15. Claimant was prescribed Lovenox and Coumadin, blood thinners, to help resolve the problem. Claimant remained on Coumadin until November 21, 2006. On the 21st of November, Claimant experienced an arterial bleed or left thigh hemorrhage. His local hospital did not have the correct blood to keep the Claimant alive so he was airlifted to Dartmouth Hitchcock Medical Center. Both Dr. Bucksbaum and Claimant’s treating physician of two years, Dr. Christopher Rickman, found the bleed the direct result of taking blood thinners for the DVT. Surgery to stop the bleed was performed and Claimant was given a Greenfield filter which is inserted to filter blood clots before they reach major organs, thus, eliminating the need for blood thinners.
16. There are numerous medical records from Dartmouth Hitchcock Medical Center regarding the hematoma or blood clot in the Claimant’s thigh. All the records state that the clot was the result of blood thinners taken after the DVT which occurred after surgery. In addition, Dr. Christopher Rickman clearly stated in his deposition that no one can be sure exactly how long after surgery the elevated risk for a DVT lasts.
17. The parties’ experts presented opposing medical opinions as to what caused the DVT. Claimant’s primary treating physician, Dr. Christopher Rickman, through his deposition testimony, stated that the DVT was caused by the hip fracture, the repair of the fracture and his long period of immobility following surgery. The Claimant did not possess other risk factors for DVT, such as being a smoker or a family history of DVT. He did, as we know, have one pre-existing factor in that he was in a wheelchair due to his paraplegia. Dr. Rickman is certified in internal medicine and is very familiar with Claimant’s case. He saw him regularly for the two years prior to the fracture and after. He was very clear that the DVT was the result of the fracture and the hemorrhage was caused by the treatment for the DVT which are blood thinners.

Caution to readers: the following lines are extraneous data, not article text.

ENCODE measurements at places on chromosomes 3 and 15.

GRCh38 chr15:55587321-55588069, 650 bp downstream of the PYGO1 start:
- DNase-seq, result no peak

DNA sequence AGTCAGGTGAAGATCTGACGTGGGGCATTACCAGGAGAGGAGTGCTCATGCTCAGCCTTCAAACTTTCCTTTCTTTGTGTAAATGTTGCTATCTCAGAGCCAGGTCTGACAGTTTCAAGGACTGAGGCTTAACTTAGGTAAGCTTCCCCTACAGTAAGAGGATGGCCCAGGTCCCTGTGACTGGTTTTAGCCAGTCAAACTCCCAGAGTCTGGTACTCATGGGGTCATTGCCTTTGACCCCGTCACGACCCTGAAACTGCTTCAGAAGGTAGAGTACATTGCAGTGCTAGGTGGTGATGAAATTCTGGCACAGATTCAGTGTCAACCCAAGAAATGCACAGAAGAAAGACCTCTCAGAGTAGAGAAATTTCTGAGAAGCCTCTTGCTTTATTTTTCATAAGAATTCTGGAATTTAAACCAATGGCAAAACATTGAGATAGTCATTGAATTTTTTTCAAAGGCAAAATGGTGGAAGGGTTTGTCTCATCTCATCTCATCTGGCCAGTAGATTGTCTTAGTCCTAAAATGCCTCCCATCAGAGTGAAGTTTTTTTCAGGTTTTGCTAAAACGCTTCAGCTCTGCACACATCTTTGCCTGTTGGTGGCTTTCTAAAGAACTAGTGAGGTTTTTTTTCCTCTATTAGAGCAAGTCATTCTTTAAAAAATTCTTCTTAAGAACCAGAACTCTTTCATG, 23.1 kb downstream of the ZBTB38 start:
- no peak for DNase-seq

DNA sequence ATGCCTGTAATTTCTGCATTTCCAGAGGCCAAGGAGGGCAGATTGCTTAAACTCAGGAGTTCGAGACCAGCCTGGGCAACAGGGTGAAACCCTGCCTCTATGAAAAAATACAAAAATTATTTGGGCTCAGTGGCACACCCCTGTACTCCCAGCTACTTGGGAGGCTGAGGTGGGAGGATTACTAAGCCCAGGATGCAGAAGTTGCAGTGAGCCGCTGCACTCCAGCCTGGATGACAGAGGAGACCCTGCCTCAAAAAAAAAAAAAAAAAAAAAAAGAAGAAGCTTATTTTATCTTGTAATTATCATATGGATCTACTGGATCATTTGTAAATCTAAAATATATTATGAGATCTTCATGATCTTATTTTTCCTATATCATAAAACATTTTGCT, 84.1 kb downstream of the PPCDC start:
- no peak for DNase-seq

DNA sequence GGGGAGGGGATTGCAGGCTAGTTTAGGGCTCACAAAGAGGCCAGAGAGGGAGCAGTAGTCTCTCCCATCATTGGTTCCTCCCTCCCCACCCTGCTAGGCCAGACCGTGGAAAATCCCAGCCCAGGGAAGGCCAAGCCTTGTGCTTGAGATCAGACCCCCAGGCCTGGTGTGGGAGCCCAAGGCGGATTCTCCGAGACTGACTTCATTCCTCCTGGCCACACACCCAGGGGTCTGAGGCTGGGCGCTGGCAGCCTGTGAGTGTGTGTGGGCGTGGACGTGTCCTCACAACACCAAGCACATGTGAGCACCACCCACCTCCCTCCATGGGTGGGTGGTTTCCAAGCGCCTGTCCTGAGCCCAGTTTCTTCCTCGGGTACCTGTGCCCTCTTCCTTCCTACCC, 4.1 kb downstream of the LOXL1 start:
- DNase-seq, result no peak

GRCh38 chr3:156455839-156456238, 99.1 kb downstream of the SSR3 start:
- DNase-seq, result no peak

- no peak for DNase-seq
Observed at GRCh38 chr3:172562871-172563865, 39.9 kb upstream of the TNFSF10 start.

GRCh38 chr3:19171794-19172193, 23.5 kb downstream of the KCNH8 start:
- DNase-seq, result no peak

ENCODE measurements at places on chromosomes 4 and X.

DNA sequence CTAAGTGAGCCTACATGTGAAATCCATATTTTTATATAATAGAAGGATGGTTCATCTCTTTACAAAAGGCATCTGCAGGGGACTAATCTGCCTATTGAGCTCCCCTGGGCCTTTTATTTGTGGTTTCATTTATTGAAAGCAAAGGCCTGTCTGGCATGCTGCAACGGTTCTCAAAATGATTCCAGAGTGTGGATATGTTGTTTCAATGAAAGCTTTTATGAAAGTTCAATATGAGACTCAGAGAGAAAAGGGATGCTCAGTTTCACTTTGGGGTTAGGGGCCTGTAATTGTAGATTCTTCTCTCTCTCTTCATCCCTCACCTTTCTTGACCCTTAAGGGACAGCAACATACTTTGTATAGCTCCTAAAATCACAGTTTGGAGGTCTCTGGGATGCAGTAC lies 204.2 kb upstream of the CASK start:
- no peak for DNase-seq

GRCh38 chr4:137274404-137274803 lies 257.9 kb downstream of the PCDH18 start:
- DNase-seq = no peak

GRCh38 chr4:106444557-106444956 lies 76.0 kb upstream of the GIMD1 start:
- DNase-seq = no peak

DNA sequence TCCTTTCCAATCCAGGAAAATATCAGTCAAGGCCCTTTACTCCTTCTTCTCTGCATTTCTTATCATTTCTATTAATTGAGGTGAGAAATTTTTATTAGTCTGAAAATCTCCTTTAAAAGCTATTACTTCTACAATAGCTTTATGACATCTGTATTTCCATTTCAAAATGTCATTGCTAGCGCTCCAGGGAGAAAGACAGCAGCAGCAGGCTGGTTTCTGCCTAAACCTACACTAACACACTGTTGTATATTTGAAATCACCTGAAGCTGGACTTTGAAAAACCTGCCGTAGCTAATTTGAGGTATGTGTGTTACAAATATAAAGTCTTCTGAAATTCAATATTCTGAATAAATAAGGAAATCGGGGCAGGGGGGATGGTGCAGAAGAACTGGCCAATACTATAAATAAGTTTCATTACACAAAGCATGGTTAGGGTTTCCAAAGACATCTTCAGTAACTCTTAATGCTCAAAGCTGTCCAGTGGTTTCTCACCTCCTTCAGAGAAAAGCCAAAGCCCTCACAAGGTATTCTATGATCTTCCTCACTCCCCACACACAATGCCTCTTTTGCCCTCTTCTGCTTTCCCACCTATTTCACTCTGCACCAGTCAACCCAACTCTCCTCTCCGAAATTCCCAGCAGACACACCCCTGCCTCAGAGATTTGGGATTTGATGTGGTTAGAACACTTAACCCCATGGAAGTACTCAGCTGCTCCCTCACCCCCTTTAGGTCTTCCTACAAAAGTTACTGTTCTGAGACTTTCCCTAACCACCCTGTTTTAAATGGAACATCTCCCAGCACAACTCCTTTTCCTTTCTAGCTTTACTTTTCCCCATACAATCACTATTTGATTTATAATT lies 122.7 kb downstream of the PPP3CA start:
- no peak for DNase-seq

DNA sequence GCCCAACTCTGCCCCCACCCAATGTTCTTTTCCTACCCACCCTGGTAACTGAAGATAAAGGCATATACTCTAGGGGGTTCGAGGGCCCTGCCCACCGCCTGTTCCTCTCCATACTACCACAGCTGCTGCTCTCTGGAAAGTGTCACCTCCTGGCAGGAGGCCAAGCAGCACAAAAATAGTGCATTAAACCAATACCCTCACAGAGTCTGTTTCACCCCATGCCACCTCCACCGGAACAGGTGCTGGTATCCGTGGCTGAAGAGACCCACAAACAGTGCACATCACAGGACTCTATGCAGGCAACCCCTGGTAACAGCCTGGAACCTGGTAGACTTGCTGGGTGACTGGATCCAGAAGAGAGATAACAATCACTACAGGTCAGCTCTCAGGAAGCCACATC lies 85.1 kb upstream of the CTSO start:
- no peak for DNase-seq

18. Dr. Rickman did his internship at Dartmouth Hitchcock Hospital and received his medical degree from the University of Pennsylvania. His opinions were given to a degree of medical certainty.
19. The immobility and inactivity after the surgery of the hip fracture is a known risk factor for DVT. Dr. Rickman was also familiar with the Claimant’s activity level prior to his fracture which he described as above average. The Claimant was very active at his employment which involved sporting events, such as wheelchair basketball and other sports. He also enjoyed riding his ATV and snowmobile. He was able to lift himself from his wheelchair to the examining table. He had a 60 to 70 hour a week work schedule. He was also active with his son, and did housework like vacuuming, dishes, bathroom cleaning and floor washing.
20. The Claimant appears fit and to have the upper body of a body builder.
21. Unfortunately, his hip surgery left him largely on bed rest for months. Although by June he was out of bed and back in his wheelchair, and by August he was able to resume some of his activities. The Claimant was never able to fully resume his prior activity level.
22. Dr. Mark Bucksbaum is specifically trained and experienced in managing medical care for patients with paraplegia as well as a Certified Independent Medical Examiner. Dr. Bucksbaum is a biomedical engineer as well as being certified in physical medicine and rehabilitation, the specialty that trains doctors to deal with all areas related to patients with spinal cord injuries. Also, due to his bioengineering training, he is a specialist in fluid dynamics which, to him, is the essence of this case.